Evaluation of viewpoint generalization, showing the average distance to the goal after executing the action sequence and standard error. A model trained on multiple views can better generalize to a new viewpoint.

5.3 Visual Foresight: Few-Shot Adaptation to New Robots

When evaluating on domains that differ more substantially from any domain present in the dataset, such as settings that contain an entirely new robotic arm, zero-shot generalization is not possible. In this section, we evaluate how well visual foresight can adapt to entirely new robots that were not shown to the model during training. This is one of the most challenging forms of generalization, since robots have not only different appearances, but also different dynamics when interacting with objects, different kinematics, and different work-space boundaries.

To test our hypothesis, we collect a small number (300-400) of random trajectories from the target robot environment. Models are then pre-trained on the entirety of RoboNet, but holding out the data from the target robot. These models are then fine-tuned using the aforementioned collected trajectories. We compare to a separate model that is trained from scratch on those trajectories. Additionally, for the Franka experiments another model is trained on all the Franka data in RoboNet, and for the Baxter experiment one model is pre-trained on just Sawyer data in RoboNet and fine-tuned to Baxter. The R3 and Fetch were also not included in the pre-training data due to computational constraints.

Kuka Experiments Success rate
Random Initialization
Train on N=400 10%
Random Initialization
Train on N=1800 30%
Pre-train on RoboNet
w/o Kuka, R3, Fetch
Finetune on N=400 40%
Table 3: Results for adaptation to an unseen Kuka robot. The model pre-trained on RoboNet without the Kuka, R3, and Fetch data, achieves the best performance when fine-tuned with 400 trajectories from the test robot.
Franka Experiments Success rate
Random Initialization
Train on N=400 20%
Random Initialization
Train on N=8000 35%
Pre-train on RoboNet
w/o Franka, R3, Fetch
Finetune on N=400 40%
Table 4: Results for adaptation to an unseen Franka robot. The model pre-trained on RoboNet without the Franka, R3, and Fetch data, achieves the best performance when fine-tuned with 400 trajectories from the test robot.
Baxter Experiments Success rate
Random Initialization
Train on N=300 33%
Pre-train on Sawyer
Finetune on N=300 83%
Pre-train on RoboNet
w/o Baxter
Finetune on N=300 58%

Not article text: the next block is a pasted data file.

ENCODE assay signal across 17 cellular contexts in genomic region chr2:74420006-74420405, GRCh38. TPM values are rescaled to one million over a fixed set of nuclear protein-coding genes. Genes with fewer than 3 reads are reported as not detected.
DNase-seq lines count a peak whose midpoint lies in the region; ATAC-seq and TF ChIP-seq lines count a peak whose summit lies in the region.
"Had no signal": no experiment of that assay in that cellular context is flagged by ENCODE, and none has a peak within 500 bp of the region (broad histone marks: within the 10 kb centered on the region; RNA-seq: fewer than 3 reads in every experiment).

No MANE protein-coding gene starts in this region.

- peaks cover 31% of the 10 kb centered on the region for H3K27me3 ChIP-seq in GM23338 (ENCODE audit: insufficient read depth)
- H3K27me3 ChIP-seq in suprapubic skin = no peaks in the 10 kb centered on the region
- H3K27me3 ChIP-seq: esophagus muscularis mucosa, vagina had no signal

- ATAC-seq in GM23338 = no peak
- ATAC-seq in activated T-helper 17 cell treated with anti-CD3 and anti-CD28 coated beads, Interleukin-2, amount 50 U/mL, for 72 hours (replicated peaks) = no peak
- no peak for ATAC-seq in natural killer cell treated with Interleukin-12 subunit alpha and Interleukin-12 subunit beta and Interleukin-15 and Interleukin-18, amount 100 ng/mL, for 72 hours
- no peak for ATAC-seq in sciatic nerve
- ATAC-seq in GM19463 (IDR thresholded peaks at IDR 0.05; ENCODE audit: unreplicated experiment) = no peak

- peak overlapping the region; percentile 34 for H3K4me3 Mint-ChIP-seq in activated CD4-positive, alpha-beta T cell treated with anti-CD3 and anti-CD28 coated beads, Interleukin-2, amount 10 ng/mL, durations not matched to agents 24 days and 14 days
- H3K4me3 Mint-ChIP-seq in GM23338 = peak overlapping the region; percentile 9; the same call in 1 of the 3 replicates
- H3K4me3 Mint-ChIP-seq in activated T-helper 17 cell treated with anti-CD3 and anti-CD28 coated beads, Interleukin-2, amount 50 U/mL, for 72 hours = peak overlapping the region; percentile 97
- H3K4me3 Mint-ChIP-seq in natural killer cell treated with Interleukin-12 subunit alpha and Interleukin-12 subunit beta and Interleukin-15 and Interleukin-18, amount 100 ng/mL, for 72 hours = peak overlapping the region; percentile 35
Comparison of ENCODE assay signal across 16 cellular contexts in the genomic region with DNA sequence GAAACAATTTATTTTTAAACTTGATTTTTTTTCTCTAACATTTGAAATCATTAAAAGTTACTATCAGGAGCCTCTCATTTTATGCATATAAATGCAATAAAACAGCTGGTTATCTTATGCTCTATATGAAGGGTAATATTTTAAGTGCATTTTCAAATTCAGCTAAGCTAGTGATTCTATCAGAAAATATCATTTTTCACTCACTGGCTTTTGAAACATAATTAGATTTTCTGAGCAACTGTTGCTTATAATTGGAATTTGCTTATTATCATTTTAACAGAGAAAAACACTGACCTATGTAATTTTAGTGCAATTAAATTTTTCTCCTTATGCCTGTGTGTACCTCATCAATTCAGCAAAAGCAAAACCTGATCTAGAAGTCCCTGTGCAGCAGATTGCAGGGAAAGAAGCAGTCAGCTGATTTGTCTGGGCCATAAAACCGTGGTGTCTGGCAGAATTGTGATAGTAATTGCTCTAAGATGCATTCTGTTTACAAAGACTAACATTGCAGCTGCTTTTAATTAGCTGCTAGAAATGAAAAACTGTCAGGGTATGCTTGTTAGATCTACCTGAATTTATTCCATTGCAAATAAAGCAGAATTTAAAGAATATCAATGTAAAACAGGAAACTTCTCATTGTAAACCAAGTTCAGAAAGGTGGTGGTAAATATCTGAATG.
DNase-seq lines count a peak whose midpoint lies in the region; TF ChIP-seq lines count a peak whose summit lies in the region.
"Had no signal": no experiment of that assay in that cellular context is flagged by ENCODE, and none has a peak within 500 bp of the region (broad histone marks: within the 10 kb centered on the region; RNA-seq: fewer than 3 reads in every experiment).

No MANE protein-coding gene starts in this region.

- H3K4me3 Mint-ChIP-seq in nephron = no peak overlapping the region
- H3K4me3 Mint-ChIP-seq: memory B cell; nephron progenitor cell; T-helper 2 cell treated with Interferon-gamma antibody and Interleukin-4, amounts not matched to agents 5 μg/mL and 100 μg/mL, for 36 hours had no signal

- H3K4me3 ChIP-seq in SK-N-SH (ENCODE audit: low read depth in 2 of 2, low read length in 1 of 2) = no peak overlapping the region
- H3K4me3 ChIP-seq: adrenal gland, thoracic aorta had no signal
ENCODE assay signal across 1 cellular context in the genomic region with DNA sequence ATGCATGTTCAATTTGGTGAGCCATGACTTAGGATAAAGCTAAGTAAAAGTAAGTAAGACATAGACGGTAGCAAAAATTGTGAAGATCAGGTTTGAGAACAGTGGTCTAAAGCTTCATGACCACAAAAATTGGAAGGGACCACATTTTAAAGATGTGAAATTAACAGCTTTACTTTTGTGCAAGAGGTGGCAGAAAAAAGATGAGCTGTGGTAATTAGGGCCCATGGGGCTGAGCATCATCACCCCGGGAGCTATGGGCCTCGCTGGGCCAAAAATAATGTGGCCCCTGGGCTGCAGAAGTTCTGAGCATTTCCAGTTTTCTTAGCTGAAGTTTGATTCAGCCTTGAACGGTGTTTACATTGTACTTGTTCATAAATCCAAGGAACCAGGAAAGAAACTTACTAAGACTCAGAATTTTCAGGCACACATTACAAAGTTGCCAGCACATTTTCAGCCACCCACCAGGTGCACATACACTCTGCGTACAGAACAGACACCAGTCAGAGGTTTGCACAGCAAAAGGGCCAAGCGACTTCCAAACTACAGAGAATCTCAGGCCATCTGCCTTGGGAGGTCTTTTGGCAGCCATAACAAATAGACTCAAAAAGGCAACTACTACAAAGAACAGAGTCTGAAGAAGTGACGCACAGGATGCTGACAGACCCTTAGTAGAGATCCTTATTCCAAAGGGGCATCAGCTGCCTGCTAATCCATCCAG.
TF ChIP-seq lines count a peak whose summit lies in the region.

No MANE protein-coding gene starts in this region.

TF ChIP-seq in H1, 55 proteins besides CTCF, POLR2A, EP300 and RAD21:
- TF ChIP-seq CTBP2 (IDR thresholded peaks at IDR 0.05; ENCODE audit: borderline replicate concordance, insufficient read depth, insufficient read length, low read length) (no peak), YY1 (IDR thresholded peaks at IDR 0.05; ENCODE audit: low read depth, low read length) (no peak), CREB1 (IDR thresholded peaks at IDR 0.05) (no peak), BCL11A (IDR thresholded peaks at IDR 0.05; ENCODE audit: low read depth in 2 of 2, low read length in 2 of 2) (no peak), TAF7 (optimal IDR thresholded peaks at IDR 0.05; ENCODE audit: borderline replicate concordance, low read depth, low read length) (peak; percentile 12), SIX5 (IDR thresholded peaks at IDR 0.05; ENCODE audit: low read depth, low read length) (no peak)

Table 5: Evaluation results for adaptation to an unseen Baxter robot. The model pre-trained on RoboNet’s Sawyer data, achieves the best performance when fine-tuned with 300 trajectories from the test robot.
Figure 4: Example task of grasping and moving a thin plastic cup with the Franka robot, using visual foresight pre-trained on RoboNet w/o Franka and fine-tuned on 400 trajectories from the Franka robot.

The quantitative results are summarized in Table 3, Table 4, and Table 5. The results show that RoboNet pre-training provides substantial improvements over training from scratch, on all three test robots. In the Kuka and Franka experiments, a model fine-tuned on just 400 samples is able to outperform its counterpart trained on all of RoboNet’s data from the respective robot. These results suggest that RoboNet pre-training can offer large advantages over training tabula rasa, by substantially reducing the number of samples needed in a new environment. Figure 4 shows a successful rollout of visual foresight on a challenging task of positioning a plastic cup to a desired location.

In the Baxter experiment, we also find that pre-training on specific subsets of RoboNet (in this case the Sawyer, which is visually more similar to the Baxter than other robots) can perform significantly better than training on the entire dataset. Hence, this experiment (as well as the Robotiq gripper generalization experiment in Appendix E) demonstrates that increased diversity during pre-training can sometimes hurt performance when compared to pre-training on a subset of RoboNet. We hypothesize that more specific pre-training works better, because our models under-fit when trained on all of RoboNet, which we study in more detail in the next section.

5.4 Visual Foresight: Model Capacity Experiments

When training video prediction models on RoboNet, we observe clear signs of under-fitting. Training error and validation error are generally similar, and both plateau before reaching very high performance on the training sequences. During test time, inaccurate predictions are often the cause of poor performance on the robot. Thus, we perform an additional experiment to further validate the underfitting hypothesis. We train two large models, using a simplified deterministic version of the network architecture presented in [47], on RoboNet’s Sawyer data: one model has 200M parameters and the other has 500M parameters. The 200M parameter model has average per-pixel error on a held out test set, whereas the 500M model has per-pixel error. These results suggest that current visual foresight models – even ones much larger than the 5M - 75M parameter models used in our control experiments – suffer from underfitting, and future research on higher capacity models will likely improve performance.